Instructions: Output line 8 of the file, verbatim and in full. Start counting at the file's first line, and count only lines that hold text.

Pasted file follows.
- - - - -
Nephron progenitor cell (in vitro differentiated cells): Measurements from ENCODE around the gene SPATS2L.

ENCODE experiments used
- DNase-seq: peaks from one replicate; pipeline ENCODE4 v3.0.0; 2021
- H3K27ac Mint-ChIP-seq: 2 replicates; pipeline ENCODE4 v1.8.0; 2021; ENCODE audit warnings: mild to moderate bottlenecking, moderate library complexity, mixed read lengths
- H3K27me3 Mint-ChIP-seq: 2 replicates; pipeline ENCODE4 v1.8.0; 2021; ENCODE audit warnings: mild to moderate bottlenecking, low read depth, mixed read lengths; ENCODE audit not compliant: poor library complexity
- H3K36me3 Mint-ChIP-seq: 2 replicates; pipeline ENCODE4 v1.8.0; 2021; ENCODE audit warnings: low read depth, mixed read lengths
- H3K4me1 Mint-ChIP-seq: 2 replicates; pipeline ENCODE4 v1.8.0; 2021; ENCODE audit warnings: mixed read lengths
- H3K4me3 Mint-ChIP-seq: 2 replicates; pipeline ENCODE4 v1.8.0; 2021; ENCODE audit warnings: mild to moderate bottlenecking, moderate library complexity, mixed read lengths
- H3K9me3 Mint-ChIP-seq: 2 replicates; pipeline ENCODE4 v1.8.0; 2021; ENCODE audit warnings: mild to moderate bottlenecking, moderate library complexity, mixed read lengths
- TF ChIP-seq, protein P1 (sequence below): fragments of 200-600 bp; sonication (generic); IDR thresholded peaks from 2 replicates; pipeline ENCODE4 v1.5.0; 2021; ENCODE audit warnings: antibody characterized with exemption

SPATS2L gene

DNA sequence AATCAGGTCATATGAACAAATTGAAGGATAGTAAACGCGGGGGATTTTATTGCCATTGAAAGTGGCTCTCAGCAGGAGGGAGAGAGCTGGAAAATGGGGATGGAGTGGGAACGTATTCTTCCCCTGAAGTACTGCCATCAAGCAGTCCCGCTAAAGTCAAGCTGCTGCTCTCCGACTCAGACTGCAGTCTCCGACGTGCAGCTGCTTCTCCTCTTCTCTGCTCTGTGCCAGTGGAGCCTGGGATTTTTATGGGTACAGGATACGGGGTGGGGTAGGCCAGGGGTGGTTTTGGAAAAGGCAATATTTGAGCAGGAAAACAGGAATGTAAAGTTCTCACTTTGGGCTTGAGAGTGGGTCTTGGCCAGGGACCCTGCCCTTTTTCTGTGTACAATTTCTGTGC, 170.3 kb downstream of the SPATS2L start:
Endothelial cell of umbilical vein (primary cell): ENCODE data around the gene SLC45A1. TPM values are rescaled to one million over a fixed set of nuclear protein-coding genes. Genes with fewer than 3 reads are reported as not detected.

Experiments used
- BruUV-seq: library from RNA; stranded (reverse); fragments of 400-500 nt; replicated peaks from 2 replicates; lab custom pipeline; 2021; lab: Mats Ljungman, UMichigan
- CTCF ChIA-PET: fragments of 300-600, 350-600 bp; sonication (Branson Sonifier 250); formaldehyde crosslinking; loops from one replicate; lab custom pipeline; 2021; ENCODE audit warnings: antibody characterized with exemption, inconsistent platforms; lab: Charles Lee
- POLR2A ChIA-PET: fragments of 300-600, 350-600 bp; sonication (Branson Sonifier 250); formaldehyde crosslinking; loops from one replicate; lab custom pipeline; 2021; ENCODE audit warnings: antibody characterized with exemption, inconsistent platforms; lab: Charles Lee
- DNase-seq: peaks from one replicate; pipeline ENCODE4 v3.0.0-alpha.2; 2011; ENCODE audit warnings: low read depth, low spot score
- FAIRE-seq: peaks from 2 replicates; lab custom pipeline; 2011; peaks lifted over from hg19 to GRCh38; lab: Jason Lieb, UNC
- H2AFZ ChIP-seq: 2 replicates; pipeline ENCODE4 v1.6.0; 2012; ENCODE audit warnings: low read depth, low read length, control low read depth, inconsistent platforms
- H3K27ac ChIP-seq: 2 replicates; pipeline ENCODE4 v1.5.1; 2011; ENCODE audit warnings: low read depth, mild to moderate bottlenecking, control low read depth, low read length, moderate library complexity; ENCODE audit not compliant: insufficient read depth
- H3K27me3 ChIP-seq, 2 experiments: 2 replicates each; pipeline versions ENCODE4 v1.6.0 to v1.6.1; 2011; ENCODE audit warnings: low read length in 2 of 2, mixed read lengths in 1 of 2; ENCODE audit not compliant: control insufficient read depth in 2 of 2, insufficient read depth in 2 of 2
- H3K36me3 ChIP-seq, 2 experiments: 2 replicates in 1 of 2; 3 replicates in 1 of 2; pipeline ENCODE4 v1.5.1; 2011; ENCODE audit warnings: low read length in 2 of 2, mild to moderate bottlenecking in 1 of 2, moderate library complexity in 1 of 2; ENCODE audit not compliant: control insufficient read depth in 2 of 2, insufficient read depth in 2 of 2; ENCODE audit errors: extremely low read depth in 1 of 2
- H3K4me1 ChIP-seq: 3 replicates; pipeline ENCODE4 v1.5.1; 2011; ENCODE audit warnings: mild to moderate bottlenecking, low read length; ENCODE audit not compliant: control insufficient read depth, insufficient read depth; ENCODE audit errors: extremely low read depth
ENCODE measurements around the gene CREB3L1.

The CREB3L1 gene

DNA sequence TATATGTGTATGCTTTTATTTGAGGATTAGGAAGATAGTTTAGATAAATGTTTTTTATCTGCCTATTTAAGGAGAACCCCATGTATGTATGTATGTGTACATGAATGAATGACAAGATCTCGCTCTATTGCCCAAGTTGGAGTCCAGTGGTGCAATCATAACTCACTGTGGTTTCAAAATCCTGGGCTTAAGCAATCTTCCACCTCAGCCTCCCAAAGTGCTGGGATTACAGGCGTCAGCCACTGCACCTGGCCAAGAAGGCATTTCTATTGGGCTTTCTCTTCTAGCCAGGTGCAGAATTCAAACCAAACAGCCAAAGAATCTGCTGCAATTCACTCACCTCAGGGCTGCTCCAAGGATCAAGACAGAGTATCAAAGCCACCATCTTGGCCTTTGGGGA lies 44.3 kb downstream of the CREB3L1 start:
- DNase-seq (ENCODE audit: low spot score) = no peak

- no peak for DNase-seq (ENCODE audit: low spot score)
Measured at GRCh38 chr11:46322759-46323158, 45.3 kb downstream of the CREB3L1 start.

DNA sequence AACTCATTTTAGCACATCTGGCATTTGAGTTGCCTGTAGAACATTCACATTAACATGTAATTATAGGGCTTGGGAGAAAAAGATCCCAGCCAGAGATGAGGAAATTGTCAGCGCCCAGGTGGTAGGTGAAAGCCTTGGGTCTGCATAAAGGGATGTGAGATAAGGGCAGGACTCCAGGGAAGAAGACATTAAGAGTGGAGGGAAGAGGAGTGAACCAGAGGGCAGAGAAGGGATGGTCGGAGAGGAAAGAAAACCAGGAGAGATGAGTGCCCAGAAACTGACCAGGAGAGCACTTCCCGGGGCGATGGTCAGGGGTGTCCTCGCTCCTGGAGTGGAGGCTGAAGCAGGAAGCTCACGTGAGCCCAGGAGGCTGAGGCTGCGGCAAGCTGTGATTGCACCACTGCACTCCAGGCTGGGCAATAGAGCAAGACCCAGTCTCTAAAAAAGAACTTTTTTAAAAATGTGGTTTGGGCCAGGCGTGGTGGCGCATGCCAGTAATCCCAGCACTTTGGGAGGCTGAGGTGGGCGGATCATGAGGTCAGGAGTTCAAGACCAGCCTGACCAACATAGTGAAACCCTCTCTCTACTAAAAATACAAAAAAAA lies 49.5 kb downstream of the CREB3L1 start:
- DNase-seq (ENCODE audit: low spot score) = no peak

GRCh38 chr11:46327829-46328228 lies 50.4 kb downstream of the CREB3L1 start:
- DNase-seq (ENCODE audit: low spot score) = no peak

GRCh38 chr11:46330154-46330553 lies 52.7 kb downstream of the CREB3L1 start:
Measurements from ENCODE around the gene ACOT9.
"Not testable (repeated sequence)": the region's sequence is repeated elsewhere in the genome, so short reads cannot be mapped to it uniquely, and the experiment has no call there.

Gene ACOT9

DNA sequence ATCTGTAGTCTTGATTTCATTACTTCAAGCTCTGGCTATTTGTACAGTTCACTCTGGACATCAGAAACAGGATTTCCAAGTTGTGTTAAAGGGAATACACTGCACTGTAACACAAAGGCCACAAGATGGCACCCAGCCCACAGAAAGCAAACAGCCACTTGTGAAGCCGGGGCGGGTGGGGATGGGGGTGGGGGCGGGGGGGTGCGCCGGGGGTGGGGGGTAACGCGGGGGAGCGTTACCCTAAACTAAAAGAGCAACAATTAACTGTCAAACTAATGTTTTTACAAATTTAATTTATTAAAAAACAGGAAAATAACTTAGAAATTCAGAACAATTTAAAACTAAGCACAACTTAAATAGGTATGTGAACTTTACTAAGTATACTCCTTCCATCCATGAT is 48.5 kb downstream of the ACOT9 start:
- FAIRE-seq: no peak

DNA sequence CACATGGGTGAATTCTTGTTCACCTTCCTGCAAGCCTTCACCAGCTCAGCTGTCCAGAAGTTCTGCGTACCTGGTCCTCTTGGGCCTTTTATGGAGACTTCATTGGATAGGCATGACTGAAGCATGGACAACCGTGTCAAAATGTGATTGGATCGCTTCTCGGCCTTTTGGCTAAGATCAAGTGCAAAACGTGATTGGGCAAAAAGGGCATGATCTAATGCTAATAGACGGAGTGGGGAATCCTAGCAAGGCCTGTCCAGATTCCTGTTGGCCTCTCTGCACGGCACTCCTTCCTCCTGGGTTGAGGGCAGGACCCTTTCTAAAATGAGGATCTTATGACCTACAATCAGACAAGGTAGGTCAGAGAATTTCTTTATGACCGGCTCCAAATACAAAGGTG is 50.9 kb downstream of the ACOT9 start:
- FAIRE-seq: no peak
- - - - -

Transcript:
- H3K4me3 Mint-ChIP-seq: 2 replicates; pipeline ENCODE4 v1.8.0; 2021; ENCODE audit warnings: mild to moderate bottlenecking, moderate library complexity, mixed read lengths